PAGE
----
Oz Torah: Choosing your own religious observances – Ask the Rabbi.


Q. A friend told me that Jews can choose their own mixture of religious observances. Is this correct?

A. In theory no, because every Jew should observe all the mitzvot.

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But in practice we all do tend to have our own emphases.

Some people are more philosophical, some concentrate on the moral laws, some stress the details of the practical mitzvot, some make a great deal of the Jewish Friday night and the festivals (or some of them).

The real question is where we go from there… not whether we are good at this or that aspect of Jewish belief and practice, but whether our Judaism can become dynamic and what we can add to what we do at present.


Q. A friend told me that Judaism doesn’t allow a child who is a doctor to operate on or give an injection to his or her parents. Is this true?

A. The Torah lays down that it is a capital offence if a child strikes his or her parent (Ex. 21:15). According to the Talmud this applies if the child causes a wound (Sanh. 84b).

The rabbis discuss what happens if the child’s action is for the parent’s benefit, e.g. letting blood, which used to be a recognised medical procedure.

In theory this is allowed, though there is a preference for it to be done by someone else. The Shulchan Aruch does not permit a child even to remove a splinter from the parent’s hand (YD 241:1), but it is allowed if no-one else is available to do it.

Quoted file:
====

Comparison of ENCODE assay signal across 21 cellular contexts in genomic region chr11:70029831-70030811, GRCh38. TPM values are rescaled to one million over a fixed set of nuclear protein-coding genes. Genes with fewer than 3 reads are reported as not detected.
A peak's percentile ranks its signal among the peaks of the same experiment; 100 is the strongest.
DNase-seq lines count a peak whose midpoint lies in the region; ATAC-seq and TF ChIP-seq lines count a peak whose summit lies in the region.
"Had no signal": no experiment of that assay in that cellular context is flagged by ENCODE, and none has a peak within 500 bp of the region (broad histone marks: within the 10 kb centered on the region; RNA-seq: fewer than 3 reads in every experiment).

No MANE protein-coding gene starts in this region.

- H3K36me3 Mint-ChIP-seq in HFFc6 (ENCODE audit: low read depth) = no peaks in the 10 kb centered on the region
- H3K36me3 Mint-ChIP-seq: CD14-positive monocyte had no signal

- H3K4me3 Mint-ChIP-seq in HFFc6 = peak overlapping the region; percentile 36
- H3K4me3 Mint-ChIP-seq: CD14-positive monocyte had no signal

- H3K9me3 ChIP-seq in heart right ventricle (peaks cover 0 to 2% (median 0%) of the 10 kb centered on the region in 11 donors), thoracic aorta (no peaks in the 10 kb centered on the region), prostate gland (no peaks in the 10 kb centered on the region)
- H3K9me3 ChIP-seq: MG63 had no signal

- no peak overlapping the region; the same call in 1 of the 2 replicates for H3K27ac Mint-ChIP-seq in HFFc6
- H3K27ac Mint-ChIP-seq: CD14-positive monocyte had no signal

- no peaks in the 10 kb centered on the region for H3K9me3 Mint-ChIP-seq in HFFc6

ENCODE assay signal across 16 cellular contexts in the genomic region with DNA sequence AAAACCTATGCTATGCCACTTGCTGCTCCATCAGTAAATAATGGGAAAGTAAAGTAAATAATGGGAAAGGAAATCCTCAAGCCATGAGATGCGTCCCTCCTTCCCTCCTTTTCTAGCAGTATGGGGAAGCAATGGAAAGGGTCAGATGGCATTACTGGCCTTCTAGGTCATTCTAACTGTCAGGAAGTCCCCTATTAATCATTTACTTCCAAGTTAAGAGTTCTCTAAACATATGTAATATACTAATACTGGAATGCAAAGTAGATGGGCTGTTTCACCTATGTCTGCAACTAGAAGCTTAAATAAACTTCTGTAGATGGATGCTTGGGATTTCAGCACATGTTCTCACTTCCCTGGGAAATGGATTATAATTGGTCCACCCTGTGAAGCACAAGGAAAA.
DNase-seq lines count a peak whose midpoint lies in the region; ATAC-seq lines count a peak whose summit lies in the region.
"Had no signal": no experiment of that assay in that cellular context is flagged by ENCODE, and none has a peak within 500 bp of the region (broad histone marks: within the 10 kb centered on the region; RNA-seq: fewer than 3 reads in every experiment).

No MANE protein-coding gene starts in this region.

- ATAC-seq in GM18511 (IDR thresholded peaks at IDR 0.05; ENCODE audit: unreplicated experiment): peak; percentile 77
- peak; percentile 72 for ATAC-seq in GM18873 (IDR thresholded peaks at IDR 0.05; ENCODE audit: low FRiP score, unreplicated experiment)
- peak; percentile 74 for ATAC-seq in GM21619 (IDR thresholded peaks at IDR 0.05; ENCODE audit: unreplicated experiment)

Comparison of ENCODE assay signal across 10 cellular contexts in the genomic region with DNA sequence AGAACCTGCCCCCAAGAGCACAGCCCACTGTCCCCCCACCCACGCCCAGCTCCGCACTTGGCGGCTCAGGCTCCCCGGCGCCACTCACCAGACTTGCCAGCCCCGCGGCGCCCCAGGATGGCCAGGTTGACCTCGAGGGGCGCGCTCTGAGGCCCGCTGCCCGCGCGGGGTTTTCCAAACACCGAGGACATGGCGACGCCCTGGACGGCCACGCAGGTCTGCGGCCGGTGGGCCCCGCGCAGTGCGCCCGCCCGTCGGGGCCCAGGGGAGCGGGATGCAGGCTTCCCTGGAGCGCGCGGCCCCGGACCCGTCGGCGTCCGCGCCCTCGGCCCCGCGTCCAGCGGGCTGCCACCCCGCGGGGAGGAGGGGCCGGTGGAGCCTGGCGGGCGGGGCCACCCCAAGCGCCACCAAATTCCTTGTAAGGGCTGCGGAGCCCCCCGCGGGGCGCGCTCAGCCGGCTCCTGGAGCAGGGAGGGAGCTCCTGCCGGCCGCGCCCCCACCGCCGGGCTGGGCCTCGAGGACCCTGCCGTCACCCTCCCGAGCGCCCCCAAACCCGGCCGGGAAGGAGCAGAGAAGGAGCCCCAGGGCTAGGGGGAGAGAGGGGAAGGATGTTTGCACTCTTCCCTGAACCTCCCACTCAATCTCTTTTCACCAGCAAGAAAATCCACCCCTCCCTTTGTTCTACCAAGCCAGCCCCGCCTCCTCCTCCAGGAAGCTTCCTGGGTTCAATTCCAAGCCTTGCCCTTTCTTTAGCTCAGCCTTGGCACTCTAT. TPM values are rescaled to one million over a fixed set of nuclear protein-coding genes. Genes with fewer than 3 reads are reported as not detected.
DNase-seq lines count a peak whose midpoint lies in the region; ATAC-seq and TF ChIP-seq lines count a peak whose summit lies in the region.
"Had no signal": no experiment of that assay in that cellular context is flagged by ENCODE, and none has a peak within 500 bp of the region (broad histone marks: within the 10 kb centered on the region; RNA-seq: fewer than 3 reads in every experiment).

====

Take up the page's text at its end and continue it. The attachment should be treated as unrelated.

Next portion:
A number of rabbinic responsa are lenient especially if the parent asks the child to treat him/her.

There is a psychological aspect to the problem in that the child may be scared to operate on a parent, but if the doctor is an expert at the particular procedure and is the best one available he/she is unlikely to carry out the task inefficiently.


Q. What does “Maccabee” really mean?

A. The name does not come from the Talmud or Midrash. It derives from the Apocrypha, where it describes Judah, one of the Hasmonean brothers (II Maccabees 2:4).

Jewish tradition saw it as the initials of the battle-cry, “Mi Chamocha Ba-elim HaShem”, “Who is like You among the mighty, O Lord?” (Ex. 15:11).

Other views link the name with a root that means “to extinguish”, since the Maccabees extinguished the Greek persecution, or with “makkav”, “a hammer”; Judah, like Charles Martel, was the hammer of his enemies.

The scholar and poet Aaron Kaminka (1866-1950) thinks the name is a corruption of “Machbanai”, a leading commando in the army of King David (I Chron. 12:13).

David had twelve commandos from the tribe of Gad, who “separated themselves to David to the stronghold in the wilderness, mighty men of valour, men trained for war, that could handle shield and spear; whose faces were like the faces of lions, and they were as swift as the roes upon the mountains” (I Chron. 12:8).

David has always been a role model for Jews, and it may be that Judah’s father, Mattathias, saw in his son the embodiment of an ancient Davidic hero.


Rabbi Apple served for 32 years as the chief minister of the Great Synagogue, Sydney, Australia’s oldest and most prestigious congregation. He was Australia’s highest profile rabbi and held many public roles. He is now retired and lives in Jerusalem. Rabbi Apple blogs at http://www.oztorah.com

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